New York Attorney General Eric Schneiderman has subpoenaed information from TIAA, the major insurance and investment firm, regarding its sales practices, said a person inside Schneiderman’s office briefed on the matter in an email Thursday.
The subpoenaing of information from TIAA, which reportedly handles retirement accounts for several million nonprofit employees across the country, comes after an Oct. 21 report from The New York Times detailed allegations of predatory sales practices used by the firm.
The Times story, which said TIAA representatives pressure customers into buying financial products that add little or no value for them but generate higher firm fees, was based in part on a whistleblower complaint filed by former TIAA workers with U.S. Securities and Exchange Commission regulators. The complaint was obtained by the Times.
The story also cited interviews with 10 former TIAA employees who said they were given hard-to-meet sales quotas, coupled with instructions from management to meet the quotas by increasing clients’ fears of having insufficient retirement funds and by finding other “pain points.”
The high-pressure sales tactic claims “echoed” some allegations found in the confidential Securities and Exchange Commission whistleblower complaint, the Times story said. The article further stated that the whistleblower complaint alleges that TIAA began a fraudulent scheme in 2011 to convert “unsuspecting retirement plan clients from low-fee, self-managed accounts to TIAA-CREF-managed accounts” that cost more.
Meanwhile, TIAA has said in the past, according to the Times, that its financial advisers and consultants do not get commissions on products they sell, a rule that helps to protect investment clients. But former employees reportedly told the Times that the firm gives out bonuses to salespeople who convince customers to purchase more expensive TIAA products and services.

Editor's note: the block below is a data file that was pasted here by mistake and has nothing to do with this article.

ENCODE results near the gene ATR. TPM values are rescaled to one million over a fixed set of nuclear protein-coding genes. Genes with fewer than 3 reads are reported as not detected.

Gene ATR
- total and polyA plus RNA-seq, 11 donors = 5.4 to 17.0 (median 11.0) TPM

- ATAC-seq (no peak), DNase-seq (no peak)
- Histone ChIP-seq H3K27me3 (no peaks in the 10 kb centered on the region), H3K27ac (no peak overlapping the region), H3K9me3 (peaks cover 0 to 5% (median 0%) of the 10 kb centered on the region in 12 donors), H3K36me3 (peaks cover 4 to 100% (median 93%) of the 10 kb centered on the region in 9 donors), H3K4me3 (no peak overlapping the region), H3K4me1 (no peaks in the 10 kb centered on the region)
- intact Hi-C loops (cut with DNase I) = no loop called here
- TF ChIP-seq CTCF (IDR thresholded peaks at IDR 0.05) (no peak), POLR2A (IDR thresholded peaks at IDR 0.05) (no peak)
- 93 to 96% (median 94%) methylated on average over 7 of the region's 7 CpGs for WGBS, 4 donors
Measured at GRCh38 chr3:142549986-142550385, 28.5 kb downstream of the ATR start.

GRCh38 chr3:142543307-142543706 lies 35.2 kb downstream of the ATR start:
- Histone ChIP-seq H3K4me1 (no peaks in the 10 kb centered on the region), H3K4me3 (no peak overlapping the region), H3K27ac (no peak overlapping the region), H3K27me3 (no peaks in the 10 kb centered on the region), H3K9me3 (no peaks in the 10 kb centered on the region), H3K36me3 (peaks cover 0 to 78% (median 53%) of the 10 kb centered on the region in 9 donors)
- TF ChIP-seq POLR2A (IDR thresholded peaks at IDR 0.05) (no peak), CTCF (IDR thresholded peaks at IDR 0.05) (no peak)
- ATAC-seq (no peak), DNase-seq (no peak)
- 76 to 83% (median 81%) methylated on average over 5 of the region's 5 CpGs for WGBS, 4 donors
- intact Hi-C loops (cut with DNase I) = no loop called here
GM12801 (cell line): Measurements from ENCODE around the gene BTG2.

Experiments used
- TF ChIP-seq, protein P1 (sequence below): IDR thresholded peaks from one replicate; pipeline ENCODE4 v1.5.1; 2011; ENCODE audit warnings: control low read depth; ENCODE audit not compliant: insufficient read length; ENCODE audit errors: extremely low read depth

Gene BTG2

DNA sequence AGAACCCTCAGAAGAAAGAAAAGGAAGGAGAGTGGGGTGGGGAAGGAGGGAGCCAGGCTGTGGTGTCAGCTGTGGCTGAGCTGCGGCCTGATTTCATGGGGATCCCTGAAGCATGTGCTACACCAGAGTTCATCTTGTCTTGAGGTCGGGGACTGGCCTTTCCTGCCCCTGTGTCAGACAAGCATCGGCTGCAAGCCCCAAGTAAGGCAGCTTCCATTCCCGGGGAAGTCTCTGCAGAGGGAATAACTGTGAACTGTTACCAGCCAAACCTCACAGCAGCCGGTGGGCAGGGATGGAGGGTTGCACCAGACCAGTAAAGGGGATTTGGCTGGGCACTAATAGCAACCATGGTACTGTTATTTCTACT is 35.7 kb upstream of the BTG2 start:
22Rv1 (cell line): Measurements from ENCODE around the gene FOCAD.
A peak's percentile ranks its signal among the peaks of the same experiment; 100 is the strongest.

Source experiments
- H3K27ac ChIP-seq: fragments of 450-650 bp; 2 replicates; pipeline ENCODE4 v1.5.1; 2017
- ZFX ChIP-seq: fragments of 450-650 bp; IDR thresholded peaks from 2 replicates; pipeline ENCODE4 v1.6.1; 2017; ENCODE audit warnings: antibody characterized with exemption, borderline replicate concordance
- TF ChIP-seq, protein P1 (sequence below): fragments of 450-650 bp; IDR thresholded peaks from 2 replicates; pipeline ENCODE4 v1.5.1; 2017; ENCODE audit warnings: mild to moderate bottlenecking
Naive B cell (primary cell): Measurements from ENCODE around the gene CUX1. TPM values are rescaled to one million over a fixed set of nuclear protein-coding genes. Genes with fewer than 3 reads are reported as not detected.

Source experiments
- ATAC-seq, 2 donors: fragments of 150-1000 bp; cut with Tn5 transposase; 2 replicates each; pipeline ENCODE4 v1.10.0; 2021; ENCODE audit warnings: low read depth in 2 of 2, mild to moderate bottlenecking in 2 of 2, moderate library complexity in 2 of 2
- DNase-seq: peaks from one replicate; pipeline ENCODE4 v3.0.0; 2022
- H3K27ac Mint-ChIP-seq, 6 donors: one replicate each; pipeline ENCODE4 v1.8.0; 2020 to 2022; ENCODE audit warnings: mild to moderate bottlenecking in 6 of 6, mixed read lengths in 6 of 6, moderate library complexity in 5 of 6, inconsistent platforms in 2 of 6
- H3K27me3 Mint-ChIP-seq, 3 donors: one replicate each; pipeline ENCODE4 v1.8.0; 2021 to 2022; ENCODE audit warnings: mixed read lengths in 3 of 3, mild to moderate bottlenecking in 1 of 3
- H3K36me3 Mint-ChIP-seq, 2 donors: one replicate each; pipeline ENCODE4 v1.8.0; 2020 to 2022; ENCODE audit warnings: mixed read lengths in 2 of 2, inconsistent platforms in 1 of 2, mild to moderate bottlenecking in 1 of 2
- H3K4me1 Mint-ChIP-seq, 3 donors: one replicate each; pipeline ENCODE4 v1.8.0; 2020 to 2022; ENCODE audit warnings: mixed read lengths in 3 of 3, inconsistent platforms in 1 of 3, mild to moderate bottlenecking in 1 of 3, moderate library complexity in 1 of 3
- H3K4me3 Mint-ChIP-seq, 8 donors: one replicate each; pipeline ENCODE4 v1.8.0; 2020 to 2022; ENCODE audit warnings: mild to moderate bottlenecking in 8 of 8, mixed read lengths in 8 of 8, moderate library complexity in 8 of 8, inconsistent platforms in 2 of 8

TIAA, which stands for Teachers Insurance and Annuity Association, has been in existence for nearly a century and is known for touting both its integrity as an investment adviser and nonprofit heritage. Although it lost its nonprofit status in 1997, when Congress revoked its tax exemption, the firm still describes itself as a “mission-based” organization and as having “values that make us a different kind of financial services organization.”
According to a follow-up Times story on Thursday about the subpoena, the firm handles retirement accounts at some 15,000 nonprofit institutions, and it oversees almost $1 trillion in client assets.
New York state’s Martin Act, which can be directed at fraudulent actions by financial companies, may be an avenue for Schneiderman if he brings civil or criminal charges. Schneiderman’s office did not respond to a request for further comment or information about its apparent look at TIAA.
A TIAA spokesman said Thursday in a statement, “we are limited in what we can say about regulatory and enforcement matters, but we cooperate fully with our regulators.”